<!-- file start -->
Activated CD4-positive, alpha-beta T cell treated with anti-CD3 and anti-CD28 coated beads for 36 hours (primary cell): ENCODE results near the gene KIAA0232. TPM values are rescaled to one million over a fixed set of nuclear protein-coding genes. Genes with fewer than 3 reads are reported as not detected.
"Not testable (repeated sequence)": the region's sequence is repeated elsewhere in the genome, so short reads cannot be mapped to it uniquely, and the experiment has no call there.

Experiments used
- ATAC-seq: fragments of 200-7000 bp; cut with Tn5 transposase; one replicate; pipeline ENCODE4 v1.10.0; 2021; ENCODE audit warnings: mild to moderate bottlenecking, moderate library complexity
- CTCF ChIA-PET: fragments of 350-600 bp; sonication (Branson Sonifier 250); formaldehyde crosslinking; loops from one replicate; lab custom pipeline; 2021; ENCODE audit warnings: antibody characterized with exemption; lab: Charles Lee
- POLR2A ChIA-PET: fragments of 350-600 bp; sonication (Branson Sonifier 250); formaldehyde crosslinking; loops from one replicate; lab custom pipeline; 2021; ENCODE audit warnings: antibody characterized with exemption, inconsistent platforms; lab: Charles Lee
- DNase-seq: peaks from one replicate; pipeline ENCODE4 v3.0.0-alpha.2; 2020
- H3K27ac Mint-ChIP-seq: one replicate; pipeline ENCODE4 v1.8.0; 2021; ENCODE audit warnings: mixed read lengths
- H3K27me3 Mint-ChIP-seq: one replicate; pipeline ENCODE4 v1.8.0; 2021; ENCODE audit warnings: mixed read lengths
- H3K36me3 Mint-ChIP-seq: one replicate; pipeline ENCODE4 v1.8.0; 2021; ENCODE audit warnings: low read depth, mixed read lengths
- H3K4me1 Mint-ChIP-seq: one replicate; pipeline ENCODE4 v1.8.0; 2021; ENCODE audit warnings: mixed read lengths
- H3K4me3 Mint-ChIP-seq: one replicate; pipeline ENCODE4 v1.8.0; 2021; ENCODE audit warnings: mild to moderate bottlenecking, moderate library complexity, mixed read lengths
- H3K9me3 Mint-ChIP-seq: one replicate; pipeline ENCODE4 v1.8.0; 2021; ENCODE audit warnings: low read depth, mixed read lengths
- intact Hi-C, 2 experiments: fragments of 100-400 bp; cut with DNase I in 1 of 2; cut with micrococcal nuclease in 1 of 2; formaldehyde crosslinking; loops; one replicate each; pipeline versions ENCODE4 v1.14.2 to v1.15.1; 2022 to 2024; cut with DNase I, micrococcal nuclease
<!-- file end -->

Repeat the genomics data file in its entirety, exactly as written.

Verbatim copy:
Activated CD4-positive, alpha-beta T cell treated with anti-CD3 and anti-CD28 coated beads for 36 hours (primary cell): ENCODE results near the gene KIAA0232. TPM values are rescaled to one million over a fixed set of nuclear protein-coding genes. Genes with fewer than 3 reads are reported as not detected.
"Not testable (repeated sequence)": the region's sequence is repeated elsewhere in the genome, so short reads cannot be mapped to it uniquely, and the experiment has no call there.

Experiments used
- ATAC-seq: fragments of 200-7000 bp; cut with Tn5 transposase; one replicate; pipeline ENCODE4 v1.10.0; 2021; ENCODE audit warnings: mild to moderate bottlenecking, moderate library complexity
- CTCF ChIA-PET: fragments of 350-600 bp; sonication (Branson Sonifier 250); formaldehyde crosslinking; loops from one replicate; lab custom pipeline; 2021; ENCODE audit warnings: antibody characterized with exemption; lab: Charles Lee
- POLR2A ChIA-PET: fragments of 350-600 bp; sonication (Branson Sonifier 250); formaldehyde crosslinking; loops from one replicate; lab custom pipeline; 2021; ENCODE audit warnings: antibody characterized with exemption, inconsistent platforms; lab: Charles Lee
- DNase-seq: peaks from one replicate; pipeline ENCODE4 v3.0.0-alpha.2; 2020
- H3K27ac Mint-ChIP-seq: one replicate; pipeline ENCODE4 v1.8.0; 2021; ENCODE audit warnings: mixed read lengths
- H3K27me3 Mint-ChIP-seq: one replicate; pipeline ENCODE4 v1.8.0; 2021; ENCODE audit warnings: mixed read lengths
- H3K36me3 Mint-ChIP-seq: one replicate; pipeline ENCODE4 v1.8.0; 2021; ENCODE audit warnings: low read depth, mixed read lengths
- H3K4me1 Mint-ChIP-seq: one replicate; pipeline ENCODE4 v1.8.0; 2021; ENCODE audit warnings: mixed read lengths
- H3K4me3 Mint-ChIP-seq: one replicate; pipeline ENCODE4 v1.8.0; 2021; ENCODE audit warnings: mild to moderate bottlenecking, moderate library complexity, mixed read lengths
- H3K9me3 Mint-ChIP-seq: one replicate; pipeline ENCODE4 v1.8.0; 2021; ENCODE audit warnings: low read depth, mixed read lengths
- intact Hi-C, 2 experiments: fragments of 100-400 bp; cut with DNase I in 1 of 2; cut with micrococcal nuclease in 1 of 2; formaldehyde crosslinking; loops; one replicate each; pipeline versions ENCODE4 v1.14.2 to v1.15.1; 2022 to 2024; cut with DNase I, micrococcal nuclease